Putting Nutrition First
Source: Health Freedom News
Two of the saddest looking faces I have ever seen stared out at me from the pages of the New York Times last week (2/15/07). Michael and Carolyn Riley of Boston wore a look of despair and bewilderment, even beyond the point of asking “why me?” Can it get any worse – to lose your baby after four years of struggle with her ADD behavioral problems and then be charged with her murder even before you have gotten over the shock and grief of the death? How cruel it must seem to these two young parents to find themselves in shackles! And then we read the legal damage control from Tufts-New England Medical Center, where the child was treated, calling her care “appropriate and within responsible professional standards,” referring to three adult drugs not normally used in children, let alone toddlers. Rebecca, the child, was treated with valproic acid (Depakote), clonidine (Catapres), and quetiapine (Seroquel). In addition, the parents had given her over-the-counter “cold pills,” containing dextromethorphan and chlorpheniramine.
Why is this tragedy of interest to members of the National Health Federation? Because we stand for medical freedom and better medical treatment too, including the use of non-toxic natural treatments. In this case, the medical team was trying to find a combination of pharmaceuticals that would safely control anxiety and misbehavior of this 4-year-old problem child. Not an easy thing to do, and toxicity was evident in that she was often observed to be over-sedated. Her pre-school teacher even complained about it. The doctors were making adjustments visit-to-visit, but the parents were evidently losing track of her medications. Not a good sign, but not uncommon either.
Is it possible that nutrient supplements could have made a difference in such a case? Would the usual complementary doses of B vitamins, magnesium and Vitamin C have made it possible to lower her medications? An orthomolecular physician would know that all medications detoxified by means of liver and kidney require enzymes (p450 oxidases) that utilize Vitamin C. That is why Vitamin C is well known as an aid in detoxification.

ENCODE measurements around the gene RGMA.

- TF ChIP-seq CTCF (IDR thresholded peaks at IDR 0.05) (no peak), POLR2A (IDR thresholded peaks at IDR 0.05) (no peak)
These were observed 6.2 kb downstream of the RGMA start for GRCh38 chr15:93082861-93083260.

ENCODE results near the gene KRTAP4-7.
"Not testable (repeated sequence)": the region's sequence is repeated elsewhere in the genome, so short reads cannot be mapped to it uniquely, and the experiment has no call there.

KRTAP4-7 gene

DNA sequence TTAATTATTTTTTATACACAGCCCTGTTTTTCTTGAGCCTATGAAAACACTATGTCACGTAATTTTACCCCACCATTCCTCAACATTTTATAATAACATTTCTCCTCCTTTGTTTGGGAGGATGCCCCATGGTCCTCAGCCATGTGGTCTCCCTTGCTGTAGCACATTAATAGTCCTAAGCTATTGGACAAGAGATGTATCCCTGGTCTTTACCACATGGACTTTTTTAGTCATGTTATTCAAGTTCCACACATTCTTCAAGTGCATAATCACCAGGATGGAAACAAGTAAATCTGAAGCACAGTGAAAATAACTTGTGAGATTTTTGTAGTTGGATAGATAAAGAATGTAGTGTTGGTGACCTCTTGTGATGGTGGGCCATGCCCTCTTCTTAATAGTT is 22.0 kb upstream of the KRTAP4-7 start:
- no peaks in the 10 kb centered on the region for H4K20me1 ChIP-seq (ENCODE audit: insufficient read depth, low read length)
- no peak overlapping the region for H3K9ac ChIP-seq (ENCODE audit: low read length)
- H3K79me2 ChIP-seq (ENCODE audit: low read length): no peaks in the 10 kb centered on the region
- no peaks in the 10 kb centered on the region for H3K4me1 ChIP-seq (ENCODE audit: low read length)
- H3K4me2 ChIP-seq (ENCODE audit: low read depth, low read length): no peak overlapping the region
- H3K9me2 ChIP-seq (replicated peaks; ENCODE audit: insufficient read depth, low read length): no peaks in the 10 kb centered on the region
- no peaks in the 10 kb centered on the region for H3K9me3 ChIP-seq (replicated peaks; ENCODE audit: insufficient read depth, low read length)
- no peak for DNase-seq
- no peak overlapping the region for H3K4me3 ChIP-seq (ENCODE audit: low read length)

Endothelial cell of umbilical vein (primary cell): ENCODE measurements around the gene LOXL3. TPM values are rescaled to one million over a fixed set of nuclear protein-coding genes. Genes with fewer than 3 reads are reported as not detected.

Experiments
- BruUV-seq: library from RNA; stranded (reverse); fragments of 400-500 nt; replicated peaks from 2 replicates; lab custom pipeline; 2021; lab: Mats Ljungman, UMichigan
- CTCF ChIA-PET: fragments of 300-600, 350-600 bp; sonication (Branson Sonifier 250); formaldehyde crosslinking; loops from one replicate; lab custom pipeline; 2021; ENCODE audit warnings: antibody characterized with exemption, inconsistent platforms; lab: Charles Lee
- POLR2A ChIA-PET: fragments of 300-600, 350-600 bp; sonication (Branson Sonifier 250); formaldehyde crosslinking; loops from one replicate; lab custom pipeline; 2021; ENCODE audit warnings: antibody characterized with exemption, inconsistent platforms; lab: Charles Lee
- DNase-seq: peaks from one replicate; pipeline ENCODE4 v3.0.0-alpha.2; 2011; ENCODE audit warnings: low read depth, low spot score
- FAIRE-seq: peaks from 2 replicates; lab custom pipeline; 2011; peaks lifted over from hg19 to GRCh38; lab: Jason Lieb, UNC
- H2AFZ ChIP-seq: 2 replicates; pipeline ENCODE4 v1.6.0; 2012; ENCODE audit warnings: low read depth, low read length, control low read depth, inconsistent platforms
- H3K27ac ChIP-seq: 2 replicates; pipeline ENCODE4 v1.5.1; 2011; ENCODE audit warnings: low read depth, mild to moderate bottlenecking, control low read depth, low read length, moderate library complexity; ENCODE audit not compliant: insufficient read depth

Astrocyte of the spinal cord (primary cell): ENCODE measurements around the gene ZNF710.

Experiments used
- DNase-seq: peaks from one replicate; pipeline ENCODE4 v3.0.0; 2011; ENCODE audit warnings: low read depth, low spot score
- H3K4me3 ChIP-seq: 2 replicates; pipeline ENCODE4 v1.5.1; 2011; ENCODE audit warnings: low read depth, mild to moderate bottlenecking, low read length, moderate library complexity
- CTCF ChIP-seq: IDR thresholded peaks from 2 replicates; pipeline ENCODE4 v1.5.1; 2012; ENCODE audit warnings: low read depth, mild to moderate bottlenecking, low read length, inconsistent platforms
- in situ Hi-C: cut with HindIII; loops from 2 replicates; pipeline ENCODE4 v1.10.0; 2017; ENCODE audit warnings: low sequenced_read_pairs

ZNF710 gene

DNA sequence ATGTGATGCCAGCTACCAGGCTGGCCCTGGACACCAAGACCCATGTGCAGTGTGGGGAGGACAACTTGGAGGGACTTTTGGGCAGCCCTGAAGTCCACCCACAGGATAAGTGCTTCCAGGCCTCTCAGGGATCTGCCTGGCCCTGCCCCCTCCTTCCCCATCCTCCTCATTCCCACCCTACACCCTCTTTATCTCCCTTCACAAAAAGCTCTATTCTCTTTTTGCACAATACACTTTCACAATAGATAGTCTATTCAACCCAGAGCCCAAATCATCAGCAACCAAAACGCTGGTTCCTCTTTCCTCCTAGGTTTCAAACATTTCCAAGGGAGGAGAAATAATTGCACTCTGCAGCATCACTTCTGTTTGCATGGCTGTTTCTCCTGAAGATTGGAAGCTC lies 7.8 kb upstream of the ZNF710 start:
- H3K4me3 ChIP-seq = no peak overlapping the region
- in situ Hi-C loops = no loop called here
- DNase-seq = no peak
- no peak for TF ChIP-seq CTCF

What is not as well known is that children also need supplements of the near-vitamin, carnitine. Every cell in the human body requires carnitine, it is required for transporting fatty acids across cell membranes so as to feed the cell its energy supply. Cells starve without carnitine and children are frequently unable to synthesize carnitine adequately – especially in the case of iron deficiency, which is more common in children than adults. Also, many medications bind to carnitine and interfere with its ability to transport fatty acids. In particular, aspirin and acetaminophen precipitate Reye’s Syndrome (i.e., liver failure, delirium, and fever), leading to death, probably by interfering with carnitine.
Carnitine is described in textbooks of medical nutrition as a conditional vitamin. It is present in the diet, especially in meat, and is also synthesized in the human body by methylation of lysine, in reactions requiring methionine, folic acid, B12, and zinc. It is essential for fat metabolism, serving as a transport agent to carry long-chain fatty acids into the mitochondria, a key step in oxidative metabolism. Deficiency impairs energy metabolism, thus causing fatigue, muscle weakness and pain, hypoglycemia without ketosis, and lipid accumulation in liver, muscles, and adipose tissue. Nerve cells also require carnitine and there have been promising results using carnitine in studies of senile dementia.
Malnutrition Induced By Medications
To repeat a very important point, though, because it bears repeating: valproic acid causes carnitine depletion, especially in children and particularly in combination with other medications, which is common in medical practice. A recent report describes the extra risk of death in elderly patients when they are treated with antipsychotic medications such as Seroquel (quietiapine). Seroquel was one of the medications prescribed for Rebecca Riley and may have contributed to her demise. Such antipsychotic medications are not generally regarded as dangerous for adults; yet, the risk of death in the elderly on antipsychotic medications is increased by 56% in the first month alone! Is the risk likely to be lower for a child? I would say not.
In 1997, I wrote about a case of carnitine deficiency induced by a combination of valproic acid and aspirin in one of my patients and then submitted it as a case report to the editor of the American Journal of Psychiatry because I knew I was the first, or one of the first, clinicians to make such a diagnosis and accomplish laboratory confirmation in an office-practice setting. My case report was initially rejected and after some back and forth with the Journal, for a variety of reasons, my case report was never published.